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12 responses to “Where Have Virginia’s Education Dollars Been Going?”

  1. Breckinridge Avatar

    Hey, wait — don’t call the PR flacks in the school systems. Each and every division it seems has such a person now, if not an entire communications team. If you call them, they will hire more people to get to the bottom of this….or pay a consultant. Perhaps if we stopped calling and quoting them, they’d be dismissed and the money spent on a teacher instead….

  2. Breckinridge Avatar

    And of course there are localities that have outside contract lobbyists, often well-known Richmond firms, for BOTH the local government and the school system. No kidding. One lobbyist for the city manager and another one for the school superintendent. Both of whom also have press flacks. I mean really, are you actually surprised by how little money gets to the classroom?

  3. reed fawell III Avatar
    reed fawell III

    “There’s a clearly a disconnect here,” (Charles Pyle, a spokesman for the Virginia Department of Education) told the Washington Times last week. “We don’t think there’s been some sudden change in terms of hiring practices in our school divisions. In fact, in more recent years, there’s been an increased focus on the classroom as opposed to the central office. … Something clearly is amiss here, and our challenge is to get to the bottom of it.”

    “Our challenge is to get to the bottom of this.” The statement’s outrageous.

    Any well organization would have these figures instantly available. Those in charge would know those figures backwards and forwards, and be able to discuss them and their consequences at length. The constant tracking and assessment of these numbers, their ratios, and interaction, are essential to performance. They’re a key metric for those in charge to understand and control cost and maximize results.

    Obviously here nobody’s in charge! In any well run company, people would be fired. Why not here? Guess it’s just business as usual in the world of public education. After all, it’s only hundreds of millions of dollars of taxpayer money that are being wasting, along with the lives of our children.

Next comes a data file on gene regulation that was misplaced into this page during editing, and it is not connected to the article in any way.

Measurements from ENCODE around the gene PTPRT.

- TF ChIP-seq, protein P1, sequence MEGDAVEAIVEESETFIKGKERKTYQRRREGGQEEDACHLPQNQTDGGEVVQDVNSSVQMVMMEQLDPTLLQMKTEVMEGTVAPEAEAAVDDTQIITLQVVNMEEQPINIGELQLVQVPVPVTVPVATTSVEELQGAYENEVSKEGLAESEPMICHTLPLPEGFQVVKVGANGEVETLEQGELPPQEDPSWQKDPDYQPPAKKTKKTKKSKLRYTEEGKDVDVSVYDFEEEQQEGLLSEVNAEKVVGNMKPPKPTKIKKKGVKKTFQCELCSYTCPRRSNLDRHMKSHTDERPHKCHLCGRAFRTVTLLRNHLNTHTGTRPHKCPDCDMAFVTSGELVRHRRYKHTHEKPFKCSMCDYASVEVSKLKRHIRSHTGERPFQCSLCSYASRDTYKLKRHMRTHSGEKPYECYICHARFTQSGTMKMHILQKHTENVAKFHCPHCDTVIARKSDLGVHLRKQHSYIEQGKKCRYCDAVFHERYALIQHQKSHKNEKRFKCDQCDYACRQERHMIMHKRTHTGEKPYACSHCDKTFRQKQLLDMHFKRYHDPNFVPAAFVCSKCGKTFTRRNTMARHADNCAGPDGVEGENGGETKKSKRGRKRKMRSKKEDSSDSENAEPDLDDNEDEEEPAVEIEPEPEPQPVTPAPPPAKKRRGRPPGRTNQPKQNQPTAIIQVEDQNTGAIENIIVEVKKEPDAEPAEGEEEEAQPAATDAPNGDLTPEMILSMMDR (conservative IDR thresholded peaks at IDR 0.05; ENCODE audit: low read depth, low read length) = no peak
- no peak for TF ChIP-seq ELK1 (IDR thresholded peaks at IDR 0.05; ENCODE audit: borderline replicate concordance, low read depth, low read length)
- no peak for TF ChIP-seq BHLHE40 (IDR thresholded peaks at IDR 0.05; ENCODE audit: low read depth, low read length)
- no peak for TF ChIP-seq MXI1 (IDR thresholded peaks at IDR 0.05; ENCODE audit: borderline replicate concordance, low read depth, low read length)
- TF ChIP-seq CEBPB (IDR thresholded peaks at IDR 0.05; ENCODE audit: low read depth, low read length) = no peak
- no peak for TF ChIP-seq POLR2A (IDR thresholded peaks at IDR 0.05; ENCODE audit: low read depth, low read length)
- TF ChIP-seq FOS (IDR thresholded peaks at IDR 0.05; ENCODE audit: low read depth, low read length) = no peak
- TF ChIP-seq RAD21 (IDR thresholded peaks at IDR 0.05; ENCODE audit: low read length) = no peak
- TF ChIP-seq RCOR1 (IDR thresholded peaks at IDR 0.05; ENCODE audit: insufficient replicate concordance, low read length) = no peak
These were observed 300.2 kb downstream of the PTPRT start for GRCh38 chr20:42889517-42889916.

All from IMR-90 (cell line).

1. reed fawell III Avatar
      reed fawell III

      Correction – No, its only $2.1 billion a year wasted, should numbers be correct.

  4. Richard Avatar

    Of course when a lobbying/research organization already knows the answers, its studies will support the expected answer. Such an organization looks for data that supports its positions and ignores data that does not. It looks to me like this organization already knows the answer it wants, and so any data it provides will be suspect. In the various studies from this organization you have so assiduously promoted, I don’t recall any that describe any that discuss the problems of school choice – good phrase btw – “choice.” However, I do appreciate your bringing up the issues, which are important – just wish it was done in a more balanced way.

    Our schools have their problems, as does any organization that provides so many services to individuals and society, but let’s not “throw out the baby with the bath water,” especially on the basis of studies by organizations that will literally profit from the changes they advocate.

  5. Richard, it is important to note that, whatever ideological biases the author of this study may have, the study was national in scope. Dr. Scafidi was not focusing on public policy in Virginia. As a professor from a Georgia university, he has no Virginia-specific political axes to grind. In other words, one cannot argue that he was biased to generate results that indicts *Virginia’s* educational system. Assuming his data is accurate, I would describe his findings as alarming.